The theme for the Web 2.0 Summit this year is Web Squared. It is rooted in the idea that as the web morphs into less of a hub and spoke distribution model and more of a network of connected people and things, innovation and opportunity on it are growing exponentially. There has been a little bit of discussion on the Radar back channel about exactly what this means, or should mean, and Nat started things off with a thoughtful response that probably should be blogged as well. In particular he introduced feedback loops into the discussion, and with Nat’s prodding, I decided to share my response to his email here. I’ve edited it a bit to make it a *bit* more cohesive, and while it isn’t as structured as I would like, these are my thoughts about the exponential future of the web and a little bit about how that future might also impinge on the future of government…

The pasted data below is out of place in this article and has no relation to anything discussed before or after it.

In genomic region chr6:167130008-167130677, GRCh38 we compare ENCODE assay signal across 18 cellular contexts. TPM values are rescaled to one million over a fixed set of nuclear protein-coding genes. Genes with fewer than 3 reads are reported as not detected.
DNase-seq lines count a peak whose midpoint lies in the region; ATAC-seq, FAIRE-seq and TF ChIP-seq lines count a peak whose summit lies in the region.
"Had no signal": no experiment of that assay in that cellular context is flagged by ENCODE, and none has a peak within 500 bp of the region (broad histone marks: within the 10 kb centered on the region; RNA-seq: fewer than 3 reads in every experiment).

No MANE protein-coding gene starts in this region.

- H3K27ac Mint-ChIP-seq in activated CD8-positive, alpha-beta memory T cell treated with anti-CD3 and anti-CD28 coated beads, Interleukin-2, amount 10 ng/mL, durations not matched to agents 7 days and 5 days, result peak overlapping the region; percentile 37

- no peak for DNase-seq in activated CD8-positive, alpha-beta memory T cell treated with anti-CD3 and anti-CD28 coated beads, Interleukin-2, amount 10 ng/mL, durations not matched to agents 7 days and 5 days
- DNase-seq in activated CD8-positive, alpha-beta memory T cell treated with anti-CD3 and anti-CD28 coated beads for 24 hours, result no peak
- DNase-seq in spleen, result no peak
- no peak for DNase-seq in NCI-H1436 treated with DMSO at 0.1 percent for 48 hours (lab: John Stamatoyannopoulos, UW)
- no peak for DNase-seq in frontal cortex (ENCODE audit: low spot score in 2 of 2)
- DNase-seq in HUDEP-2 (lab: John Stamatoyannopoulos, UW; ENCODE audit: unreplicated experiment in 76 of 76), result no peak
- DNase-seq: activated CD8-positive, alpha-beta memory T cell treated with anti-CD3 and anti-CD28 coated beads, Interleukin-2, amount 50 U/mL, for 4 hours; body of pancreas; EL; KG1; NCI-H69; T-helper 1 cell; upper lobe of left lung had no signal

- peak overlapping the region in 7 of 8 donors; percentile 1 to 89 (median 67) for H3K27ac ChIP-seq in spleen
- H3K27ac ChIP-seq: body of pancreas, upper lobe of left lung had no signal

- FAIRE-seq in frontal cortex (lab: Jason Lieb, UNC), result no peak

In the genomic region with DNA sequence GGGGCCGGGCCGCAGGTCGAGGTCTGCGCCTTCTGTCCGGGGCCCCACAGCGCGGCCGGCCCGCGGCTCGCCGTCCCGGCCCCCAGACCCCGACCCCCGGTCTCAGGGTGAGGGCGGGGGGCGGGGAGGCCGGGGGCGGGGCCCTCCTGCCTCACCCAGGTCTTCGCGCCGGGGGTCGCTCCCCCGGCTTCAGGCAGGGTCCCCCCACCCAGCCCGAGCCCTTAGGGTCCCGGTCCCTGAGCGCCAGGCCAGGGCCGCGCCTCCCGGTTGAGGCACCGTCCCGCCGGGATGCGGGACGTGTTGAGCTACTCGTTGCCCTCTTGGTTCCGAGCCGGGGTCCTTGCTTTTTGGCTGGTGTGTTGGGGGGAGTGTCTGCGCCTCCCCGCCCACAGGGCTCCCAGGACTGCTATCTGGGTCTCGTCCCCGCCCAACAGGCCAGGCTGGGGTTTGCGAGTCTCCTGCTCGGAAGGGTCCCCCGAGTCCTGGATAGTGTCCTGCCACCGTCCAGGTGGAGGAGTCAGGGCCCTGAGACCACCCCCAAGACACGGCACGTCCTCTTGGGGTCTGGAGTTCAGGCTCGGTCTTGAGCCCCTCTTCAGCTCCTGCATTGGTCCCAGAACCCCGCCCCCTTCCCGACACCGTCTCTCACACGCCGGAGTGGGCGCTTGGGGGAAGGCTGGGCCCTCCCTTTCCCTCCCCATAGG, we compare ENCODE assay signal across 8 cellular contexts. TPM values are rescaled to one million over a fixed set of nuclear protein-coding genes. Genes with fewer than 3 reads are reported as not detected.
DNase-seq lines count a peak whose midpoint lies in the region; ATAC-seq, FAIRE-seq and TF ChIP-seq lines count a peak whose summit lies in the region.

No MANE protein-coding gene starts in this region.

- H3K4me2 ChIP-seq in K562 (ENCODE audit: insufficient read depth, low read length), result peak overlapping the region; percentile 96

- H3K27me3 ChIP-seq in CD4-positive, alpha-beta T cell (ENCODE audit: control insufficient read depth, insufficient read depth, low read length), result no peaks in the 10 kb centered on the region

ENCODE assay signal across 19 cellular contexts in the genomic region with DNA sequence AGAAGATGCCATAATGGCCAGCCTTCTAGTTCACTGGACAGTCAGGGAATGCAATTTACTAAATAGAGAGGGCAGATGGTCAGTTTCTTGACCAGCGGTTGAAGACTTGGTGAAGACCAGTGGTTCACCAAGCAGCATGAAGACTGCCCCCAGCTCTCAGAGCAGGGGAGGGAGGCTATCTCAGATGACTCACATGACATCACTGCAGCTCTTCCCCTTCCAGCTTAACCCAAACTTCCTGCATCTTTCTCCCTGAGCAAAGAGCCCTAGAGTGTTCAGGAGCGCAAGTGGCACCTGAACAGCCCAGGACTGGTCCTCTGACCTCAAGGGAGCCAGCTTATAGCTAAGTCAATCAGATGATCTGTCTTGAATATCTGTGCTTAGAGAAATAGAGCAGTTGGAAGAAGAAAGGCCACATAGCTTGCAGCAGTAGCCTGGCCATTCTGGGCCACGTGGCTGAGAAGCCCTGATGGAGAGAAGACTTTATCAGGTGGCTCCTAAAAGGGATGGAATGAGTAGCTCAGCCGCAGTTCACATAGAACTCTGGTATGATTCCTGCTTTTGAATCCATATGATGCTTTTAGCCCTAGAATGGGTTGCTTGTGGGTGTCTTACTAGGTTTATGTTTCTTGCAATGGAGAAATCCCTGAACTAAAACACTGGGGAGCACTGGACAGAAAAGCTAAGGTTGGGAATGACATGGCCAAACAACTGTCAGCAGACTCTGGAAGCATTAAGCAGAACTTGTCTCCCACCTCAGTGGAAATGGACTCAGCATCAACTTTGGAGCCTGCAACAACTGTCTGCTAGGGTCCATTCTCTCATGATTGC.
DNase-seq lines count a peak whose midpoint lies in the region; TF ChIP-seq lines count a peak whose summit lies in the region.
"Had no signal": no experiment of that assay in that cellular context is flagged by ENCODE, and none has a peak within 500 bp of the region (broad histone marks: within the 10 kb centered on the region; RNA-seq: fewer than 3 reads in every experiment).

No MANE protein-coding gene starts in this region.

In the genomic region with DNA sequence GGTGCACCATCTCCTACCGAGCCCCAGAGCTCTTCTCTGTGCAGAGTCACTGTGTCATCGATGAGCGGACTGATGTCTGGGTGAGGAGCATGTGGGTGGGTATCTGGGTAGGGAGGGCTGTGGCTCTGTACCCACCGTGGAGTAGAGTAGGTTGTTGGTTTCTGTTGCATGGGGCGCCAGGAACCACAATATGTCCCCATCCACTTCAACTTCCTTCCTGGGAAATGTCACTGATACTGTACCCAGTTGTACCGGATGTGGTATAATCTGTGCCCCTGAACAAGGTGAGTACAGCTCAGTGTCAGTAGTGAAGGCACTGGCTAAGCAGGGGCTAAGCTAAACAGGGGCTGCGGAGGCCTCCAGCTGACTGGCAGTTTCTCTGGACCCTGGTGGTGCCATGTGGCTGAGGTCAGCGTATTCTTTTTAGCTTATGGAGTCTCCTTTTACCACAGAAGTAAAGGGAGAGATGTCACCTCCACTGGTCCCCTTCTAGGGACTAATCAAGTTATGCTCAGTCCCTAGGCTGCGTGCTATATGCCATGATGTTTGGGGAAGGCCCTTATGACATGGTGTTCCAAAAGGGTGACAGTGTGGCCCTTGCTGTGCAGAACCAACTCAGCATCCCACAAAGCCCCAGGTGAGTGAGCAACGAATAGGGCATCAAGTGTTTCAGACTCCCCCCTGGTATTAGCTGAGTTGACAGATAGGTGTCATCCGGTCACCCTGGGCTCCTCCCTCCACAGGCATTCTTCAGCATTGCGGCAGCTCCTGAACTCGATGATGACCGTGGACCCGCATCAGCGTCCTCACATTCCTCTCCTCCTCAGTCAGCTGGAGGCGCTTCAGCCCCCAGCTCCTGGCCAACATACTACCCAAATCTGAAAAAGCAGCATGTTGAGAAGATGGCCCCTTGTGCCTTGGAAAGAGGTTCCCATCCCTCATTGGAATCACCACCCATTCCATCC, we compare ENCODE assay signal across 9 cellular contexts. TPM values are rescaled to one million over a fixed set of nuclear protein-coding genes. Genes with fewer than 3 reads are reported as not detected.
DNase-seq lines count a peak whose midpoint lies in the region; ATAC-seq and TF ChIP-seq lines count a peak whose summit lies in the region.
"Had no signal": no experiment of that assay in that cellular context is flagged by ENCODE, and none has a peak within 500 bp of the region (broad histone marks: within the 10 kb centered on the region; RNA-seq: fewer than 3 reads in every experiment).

I agree with Nat that feedback loops are a great mental filter to view the world. I read a little bit of Wiener and now I see feedback loops everywhere. Furthermore, what I like about them as a mental model, is that they help me understand the web at the ecosystem level rather than at the level of a specific technology. Wiener defined a cybernetic system the way engineers define a thermodynamic system. In thermodynamics, a system is closed if no energy crosses its boundary. A cybernetic system is closed when no messages or information cross. Since messages are the lifeblood of feedback these boundaries are important. As an example, open government stuff is so exciting to me because once computing systems connect between the web and government, the boundaries of previously isolated cybernetic systems (e.g. the people and its government) begin to be permeable. And once they are permeable to computing messages they will also be permeable to cultural signals that can create cultural feedback loops. That will cause state to change on both sides of the boundary. Two small isolated cybernetic social systems become one larger integrated one with new feedback loops in place.